I have jury duty today, and I'm trying to figure out how I might say that in Latin.
For the drawing of names it seems to me that sortítió is probably the best word.
For "jury," though, a few options strike me, one following the historical function and one following the language. In the Roman Republic, members of the jury were called júdicés ("judges") and the trial was presided over by a præator urbánus ("city magistrate," for want of a more exact term). We can see this term for jury members in the first sentence of Pró Rosció Amerínó:
Credo ego vos, iudices, mirari, quid sit, quod, cum tot summi oratores hominesque nobilissimi sedeant, ego potissimum surrexerim, is, qui neque aetate neque ingenio neque auctoritate sim cum his, qui sedeant, comparandus.
So if we look to what the function of Roman júdicés was, then we get júdicum sortítió, and we'd call the judge, I guess, a prætor. This seems weird, given how exactly júdex translates into "judge."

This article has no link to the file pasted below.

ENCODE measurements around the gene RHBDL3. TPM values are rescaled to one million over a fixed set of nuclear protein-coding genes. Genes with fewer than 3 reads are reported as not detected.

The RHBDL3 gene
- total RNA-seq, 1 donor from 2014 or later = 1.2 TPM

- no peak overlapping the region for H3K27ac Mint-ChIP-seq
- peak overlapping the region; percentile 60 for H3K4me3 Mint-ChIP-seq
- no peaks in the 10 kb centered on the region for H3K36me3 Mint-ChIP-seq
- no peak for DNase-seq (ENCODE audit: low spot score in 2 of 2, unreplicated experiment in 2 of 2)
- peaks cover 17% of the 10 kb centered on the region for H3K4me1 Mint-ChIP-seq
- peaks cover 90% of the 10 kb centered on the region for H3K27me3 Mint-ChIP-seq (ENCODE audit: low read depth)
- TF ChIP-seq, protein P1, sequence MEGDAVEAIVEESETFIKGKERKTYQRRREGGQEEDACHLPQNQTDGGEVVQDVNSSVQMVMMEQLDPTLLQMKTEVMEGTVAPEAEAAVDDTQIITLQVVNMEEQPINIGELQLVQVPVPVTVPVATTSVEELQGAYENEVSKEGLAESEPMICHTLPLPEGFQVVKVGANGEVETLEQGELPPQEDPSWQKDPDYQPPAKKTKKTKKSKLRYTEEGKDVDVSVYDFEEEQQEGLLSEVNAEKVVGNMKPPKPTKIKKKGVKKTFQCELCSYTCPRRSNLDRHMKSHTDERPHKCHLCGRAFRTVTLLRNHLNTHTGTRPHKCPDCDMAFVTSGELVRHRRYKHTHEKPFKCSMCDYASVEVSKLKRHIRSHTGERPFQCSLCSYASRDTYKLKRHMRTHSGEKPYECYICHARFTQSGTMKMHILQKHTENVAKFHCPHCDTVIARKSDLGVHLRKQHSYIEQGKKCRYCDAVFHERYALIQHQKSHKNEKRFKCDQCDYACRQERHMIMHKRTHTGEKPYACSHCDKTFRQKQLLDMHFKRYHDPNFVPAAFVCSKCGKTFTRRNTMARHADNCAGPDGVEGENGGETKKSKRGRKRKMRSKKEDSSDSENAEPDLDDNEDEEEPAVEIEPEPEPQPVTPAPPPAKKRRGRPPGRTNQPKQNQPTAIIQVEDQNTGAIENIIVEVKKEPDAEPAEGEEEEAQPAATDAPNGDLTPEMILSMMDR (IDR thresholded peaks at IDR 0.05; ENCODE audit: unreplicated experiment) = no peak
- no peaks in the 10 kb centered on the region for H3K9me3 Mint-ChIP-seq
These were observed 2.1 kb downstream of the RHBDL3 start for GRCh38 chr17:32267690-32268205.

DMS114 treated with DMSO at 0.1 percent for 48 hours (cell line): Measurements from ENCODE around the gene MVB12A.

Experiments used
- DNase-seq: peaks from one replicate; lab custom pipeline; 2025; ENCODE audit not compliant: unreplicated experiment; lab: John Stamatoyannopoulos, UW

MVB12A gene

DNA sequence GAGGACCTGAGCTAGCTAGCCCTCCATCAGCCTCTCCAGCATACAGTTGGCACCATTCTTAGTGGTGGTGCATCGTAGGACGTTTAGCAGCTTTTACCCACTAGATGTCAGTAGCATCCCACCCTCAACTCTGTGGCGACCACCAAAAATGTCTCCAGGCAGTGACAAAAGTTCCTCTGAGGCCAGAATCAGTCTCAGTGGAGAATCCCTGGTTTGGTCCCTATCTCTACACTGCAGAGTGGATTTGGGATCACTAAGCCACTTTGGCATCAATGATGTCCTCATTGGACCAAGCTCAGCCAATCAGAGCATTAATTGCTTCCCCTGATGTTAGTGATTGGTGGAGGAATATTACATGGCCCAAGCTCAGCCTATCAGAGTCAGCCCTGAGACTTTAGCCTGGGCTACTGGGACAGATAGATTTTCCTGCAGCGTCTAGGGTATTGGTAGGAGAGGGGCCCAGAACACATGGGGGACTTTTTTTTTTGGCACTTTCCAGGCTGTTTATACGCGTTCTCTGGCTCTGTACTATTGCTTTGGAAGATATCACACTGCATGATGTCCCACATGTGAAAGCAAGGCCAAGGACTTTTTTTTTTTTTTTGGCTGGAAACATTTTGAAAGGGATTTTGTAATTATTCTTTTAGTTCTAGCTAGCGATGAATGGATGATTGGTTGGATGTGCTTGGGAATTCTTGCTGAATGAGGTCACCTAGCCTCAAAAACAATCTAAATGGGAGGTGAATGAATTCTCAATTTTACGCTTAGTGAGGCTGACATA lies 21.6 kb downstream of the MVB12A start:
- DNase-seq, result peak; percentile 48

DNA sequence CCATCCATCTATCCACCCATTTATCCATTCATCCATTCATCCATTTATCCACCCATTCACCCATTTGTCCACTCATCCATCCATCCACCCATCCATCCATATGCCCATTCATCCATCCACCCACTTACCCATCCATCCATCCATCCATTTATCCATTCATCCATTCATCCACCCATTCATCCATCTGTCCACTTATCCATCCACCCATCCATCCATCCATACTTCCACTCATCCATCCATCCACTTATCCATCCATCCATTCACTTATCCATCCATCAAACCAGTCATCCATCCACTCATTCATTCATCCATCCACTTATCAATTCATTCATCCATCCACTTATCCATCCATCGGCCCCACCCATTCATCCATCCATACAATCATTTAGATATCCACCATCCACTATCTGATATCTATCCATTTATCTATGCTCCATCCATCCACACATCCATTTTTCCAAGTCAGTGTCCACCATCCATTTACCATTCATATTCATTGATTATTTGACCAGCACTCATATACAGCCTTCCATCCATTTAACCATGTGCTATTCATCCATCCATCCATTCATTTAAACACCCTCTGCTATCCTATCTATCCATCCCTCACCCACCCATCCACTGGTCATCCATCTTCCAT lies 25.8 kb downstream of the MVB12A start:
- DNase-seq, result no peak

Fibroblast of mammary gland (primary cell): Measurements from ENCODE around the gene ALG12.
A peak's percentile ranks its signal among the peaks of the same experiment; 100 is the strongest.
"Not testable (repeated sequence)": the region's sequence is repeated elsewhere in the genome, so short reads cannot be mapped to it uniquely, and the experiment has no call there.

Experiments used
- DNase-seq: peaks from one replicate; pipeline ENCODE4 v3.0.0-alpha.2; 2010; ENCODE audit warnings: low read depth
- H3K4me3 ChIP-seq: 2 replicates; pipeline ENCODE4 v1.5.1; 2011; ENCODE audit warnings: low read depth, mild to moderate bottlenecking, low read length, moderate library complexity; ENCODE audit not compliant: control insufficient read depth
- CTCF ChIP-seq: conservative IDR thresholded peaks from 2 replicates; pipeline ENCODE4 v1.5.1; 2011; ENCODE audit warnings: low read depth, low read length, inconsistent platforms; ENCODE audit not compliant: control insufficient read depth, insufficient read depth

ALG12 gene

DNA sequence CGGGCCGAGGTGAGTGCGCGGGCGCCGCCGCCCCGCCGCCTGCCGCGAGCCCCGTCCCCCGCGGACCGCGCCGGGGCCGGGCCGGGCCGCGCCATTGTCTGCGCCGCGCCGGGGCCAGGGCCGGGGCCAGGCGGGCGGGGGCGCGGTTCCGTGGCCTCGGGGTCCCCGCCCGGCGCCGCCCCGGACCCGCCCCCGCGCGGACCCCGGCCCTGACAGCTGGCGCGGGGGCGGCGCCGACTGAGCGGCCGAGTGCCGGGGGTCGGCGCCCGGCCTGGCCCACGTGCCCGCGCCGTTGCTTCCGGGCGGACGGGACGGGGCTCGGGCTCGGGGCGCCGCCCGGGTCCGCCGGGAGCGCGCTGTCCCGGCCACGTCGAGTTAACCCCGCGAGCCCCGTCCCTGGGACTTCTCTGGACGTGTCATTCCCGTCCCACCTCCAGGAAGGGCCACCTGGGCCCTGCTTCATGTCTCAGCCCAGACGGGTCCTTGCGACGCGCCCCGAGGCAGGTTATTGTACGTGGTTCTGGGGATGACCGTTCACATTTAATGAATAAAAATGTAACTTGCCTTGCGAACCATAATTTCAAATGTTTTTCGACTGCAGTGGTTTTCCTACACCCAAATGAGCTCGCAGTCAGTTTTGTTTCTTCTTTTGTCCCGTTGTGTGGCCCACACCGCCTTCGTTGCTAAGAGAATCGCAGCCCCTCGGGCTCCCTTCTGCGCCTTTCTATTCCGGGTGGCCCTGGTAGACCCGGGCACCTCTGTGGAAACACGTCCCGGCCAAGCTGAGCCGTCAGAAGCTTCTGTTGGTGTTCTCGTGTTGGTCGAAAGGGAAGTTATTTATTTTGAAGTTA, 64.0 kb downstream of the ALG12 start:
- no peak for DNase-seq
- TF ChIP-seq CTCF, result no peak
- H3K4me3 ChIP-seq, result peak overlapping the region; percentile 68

If we let the modern judge be called júdex instead, though, what's left for the jury? It occurs to me that cónsilium is a possibility, again as evidenced by Pró Sextó Amerínó
Qui ex civitate in senatum propter dignitatem, ex senatu in hoc consilium delecti estis propter severitatem, ab his hoc postulare homines sicarios atque gladiatores, non modo ut supplicia vitent, quae a vobis pro maleficiis suis metuere atque horrere debent, verum etiam ut spoliis ex hoc iudicio ornati auctique discedant?
I understand that to a certain extent the choice of júdicum sortítió and cónsilií sortítió is a matter of one's philosophy of translation. But is there one that living Latinists use? Or is there an even better choice (for either word) that just isn't occurring to me?